Deputy Police Chief Daniel R. Sullivan, the highest-ranking Los Angeles police official in the San Fernando Valley, announced Wednesday that he will retire from the force after a 25-year career.
Sullivan, an outspoken and frequently controversial police official who has been assigned to the Police Department's Valley Bureau since 1982, said he will retire Feb. 7 to become a vice president for Paul Chamberlain International, a private detective agency in Beverly Hills.
In an interview, Sullivan, 47, said he has "not been chafing at the bit to leave the department, but 25 years is a long time. I just feel it's time to move on.
"I'm going to be leaving the best police department in the world and joining what I consider to be the best private investigation firm in the world," Sullivan said.
'Loss to LAPD'
Police Chief Daryl F. Gates said Sullivan's retirement will be a "significant loss to the LAPD."
Gates said Sullivan "would have been a leading candidate for the position of chief of police." He said he will miss Sullivan's "willingness to speak out, his quick wit, his innovation and his profound understanding of professional policing."
Sullivan's announcement came as a surprise to his colleagues in the Valley. But during the summer he applied to become Los Angeles County marshal. He was passed over last November in a vote by the county's Municipal Court judges, who gave the position to Acting Marshal Robert F. Mann.
Sullivan, who joined the department in 1961, quickly rose through the ranks, becoming a sergeant in 1966, a lieutenant in 1970, a captain in 1973, a commander in 1976 and a deputy chief in 1979, police spokesman William Booth said. Sullivan has held more than 20 police assignments during his career. Before coming to the Valley, he was deputy chief at the Department's West Bureau, which oversees police operations on the Westside.
Supervised 1,200 Officers
In the Valley, he has been in charge of five police divisions and more than 1,200 officers.
Sullivan, who has a reputation for criticizing that which annoys him, took a humorous parting shot at the City Council, whose decision several years ago to eliminate several deputy chief positions has left no immediate replacement for him of the same rank. "It was a damn poor decision, but you have to consider that's coming from a deputy chief," Sullivan joked.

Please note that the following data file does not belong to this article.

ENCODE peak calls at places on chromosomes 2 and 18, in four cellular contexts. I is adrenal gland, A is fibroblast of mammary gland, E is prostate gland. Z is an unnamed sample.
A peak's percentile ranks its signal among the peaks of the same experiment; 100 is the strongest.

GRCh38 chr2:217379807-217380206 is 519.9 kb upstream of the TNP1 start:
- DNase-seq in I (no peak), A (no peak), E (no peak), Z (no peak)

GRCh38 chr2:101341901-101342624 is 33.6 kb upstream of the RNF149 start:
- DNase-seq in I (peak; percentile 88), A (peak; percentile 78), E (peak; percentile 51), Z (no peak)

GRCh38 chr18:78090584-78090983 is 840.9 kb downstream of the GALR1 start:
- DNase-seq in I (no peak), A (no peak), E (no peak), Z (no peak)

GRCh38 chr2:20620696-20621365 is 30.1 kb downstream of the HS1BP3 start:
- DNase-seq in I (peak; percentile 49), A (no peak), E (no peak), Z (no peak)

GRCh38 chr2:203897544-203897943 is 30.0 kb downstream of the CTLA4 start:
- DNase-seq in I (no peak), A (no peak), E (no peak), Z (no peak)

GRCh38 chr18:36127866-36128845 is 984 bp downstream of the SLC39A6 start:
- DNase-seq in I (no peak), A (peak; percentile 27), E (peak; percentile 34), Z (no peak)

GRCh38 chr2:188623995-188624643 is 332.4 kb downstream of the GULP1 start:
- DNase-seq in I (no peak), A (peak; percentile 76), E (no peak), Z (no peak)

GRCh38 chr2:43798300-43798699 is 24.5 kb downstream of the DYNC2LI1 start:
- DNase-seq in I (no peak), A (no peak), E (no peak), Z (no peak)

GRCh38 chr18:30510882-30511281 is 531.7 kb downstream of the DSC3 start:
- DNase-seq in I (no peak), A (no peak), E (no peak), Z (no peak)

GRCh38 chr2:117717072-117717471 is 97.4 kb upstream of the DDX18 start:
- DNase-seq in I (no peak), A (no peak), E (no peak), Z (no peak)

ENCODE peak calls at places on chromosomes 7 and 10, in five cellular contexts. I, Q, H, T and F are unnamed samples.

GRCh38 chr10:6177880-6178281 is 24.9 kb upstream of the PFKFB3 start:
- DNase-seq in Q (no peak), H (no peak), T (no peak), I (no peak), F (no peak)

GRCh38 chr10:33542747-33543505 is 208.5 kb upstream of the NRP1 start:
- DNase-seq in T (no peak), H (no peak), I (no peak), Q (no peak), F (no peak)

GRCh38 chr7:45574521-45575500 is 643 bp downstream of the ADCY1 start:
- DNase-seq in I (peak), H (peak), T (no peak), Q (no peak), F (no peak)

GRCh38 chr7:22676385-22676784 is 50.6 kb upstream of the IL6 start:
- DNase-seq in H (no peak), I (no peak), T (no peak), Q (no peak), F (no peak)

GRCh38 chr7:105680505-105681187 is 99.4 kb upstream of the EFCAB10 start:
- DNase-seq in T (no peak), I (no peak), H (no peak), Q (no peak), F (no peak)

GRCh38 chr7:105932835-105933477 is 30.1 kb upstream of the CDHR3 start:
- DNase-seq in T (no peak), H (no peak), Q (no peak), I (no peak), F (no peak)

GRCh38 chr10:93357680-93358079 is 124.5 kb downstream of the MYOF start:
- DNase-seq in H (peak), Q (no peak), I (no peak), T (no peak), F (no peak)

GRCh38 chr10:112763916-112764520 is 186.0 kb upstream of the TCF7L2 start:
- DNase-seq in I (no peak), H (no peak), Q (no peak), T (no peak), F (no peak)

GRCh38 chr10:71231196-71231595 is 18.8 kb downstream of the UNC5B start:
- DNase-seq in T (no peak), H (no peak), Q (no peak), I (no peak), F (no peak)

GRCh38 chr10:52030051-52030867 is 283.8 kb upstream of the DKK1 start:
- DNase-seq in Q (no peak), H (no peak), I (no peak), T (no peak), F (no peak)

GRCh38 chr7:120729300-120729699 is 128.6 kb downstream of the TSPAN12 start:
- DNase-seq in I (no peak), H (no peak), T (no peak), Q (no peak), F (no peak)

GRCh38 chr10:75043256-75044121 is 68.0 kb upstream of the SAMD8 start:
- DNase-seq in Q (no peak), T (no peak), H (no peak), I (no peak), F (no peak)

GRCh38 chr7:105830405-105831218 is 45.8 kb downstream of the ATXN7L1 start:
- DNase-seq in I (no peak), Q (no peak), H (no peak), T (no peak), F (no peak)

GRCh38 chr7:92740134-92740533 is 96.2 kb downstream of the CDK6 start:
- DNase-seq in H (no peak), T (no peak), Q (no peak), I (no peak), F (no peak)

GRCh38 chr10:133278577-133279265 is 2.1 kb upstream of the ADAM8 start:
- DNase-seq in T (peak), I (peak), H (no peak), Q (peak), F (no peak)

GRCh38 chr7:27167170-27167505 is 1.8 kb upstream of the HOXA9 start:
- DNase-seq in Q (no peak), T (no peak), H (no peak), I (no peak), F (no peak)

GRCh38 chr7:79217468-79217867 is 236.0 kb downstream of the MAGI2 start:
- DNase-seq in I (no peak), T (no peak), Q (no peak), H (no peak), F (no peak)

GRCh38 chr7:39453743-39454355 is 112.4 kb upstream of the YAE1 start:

Cmdr. Kenneth Hickman, most recently assigned to the department's Support Services Bureau and formerly a captain in the department's West Los Angeles, Hollywood and Wilshire divisions, will take over Sullivan's job until Gates makes a promotion to fill the Valley's $89,000-a-year deputy chief post, Booth said.
Although he was assigned to administrative posts for most of his career, Sullivan has a reputation for being a "street cop" at heart.
"He doesn't mind getting his nose dirty if he has to," said Lt. Duane Gansemer, head of the Valley's Forgery Division. "He's hardly someone who is satisfied just moving paper."
When Sullivan was transferred to the Valley in August, 1982, he quickly implemented several strategies that he said proved successful in police assignments.
Among those measures was a crackdown on drunk drivers by creating a police task force that led to establishment of sobriety checkpoints in the Valley. He also began what was an initially belittled practice of passing out "good driver" citations at Thanksgiving to motorists who obeyed driving laws. The citations could be redeemed at the Police Department in exchange for turkeys.
Sullivan also imported a strategy from West Bureau in establishing a 15-member undercover team to take on investigations too big for separate LAPD divisions. The team, known as the Cobra Corps, has made hundreds of felony arrests since it was formed. Being assigned to the team is considered a plum for officers interested in undercover work.
Hollywood High Graduate
Sullivan, a native of Boston who graduated from Hollywood High School in 1955, has lashed out at everything from the City Council, the Police Commission and the judicial system to wealthy Westside Los Angeles residents and California Supreme Court Chief Justice Rose Bird.
In his broadside directed at rich Westside residents, Sullivan characterized them as selfish and said they probably would build fences around their homes and not "let anybody in that's black or brown."
Sullivan has also chastised Mayor Tom Bradley, the City Council and the Police Commission. He called them "meddlers" who wanted to play chief of police after they ordered specific cuts in the Police Department's budget rather than allowing Gates to make his own reductions.
While Sullivan was commanding the West Bureau, the Hollywood Division was rocked by allegations that some officers were burglarizing businesses while on duty and others had sexual relations with female Explorer Scouts.
Transferred During Probe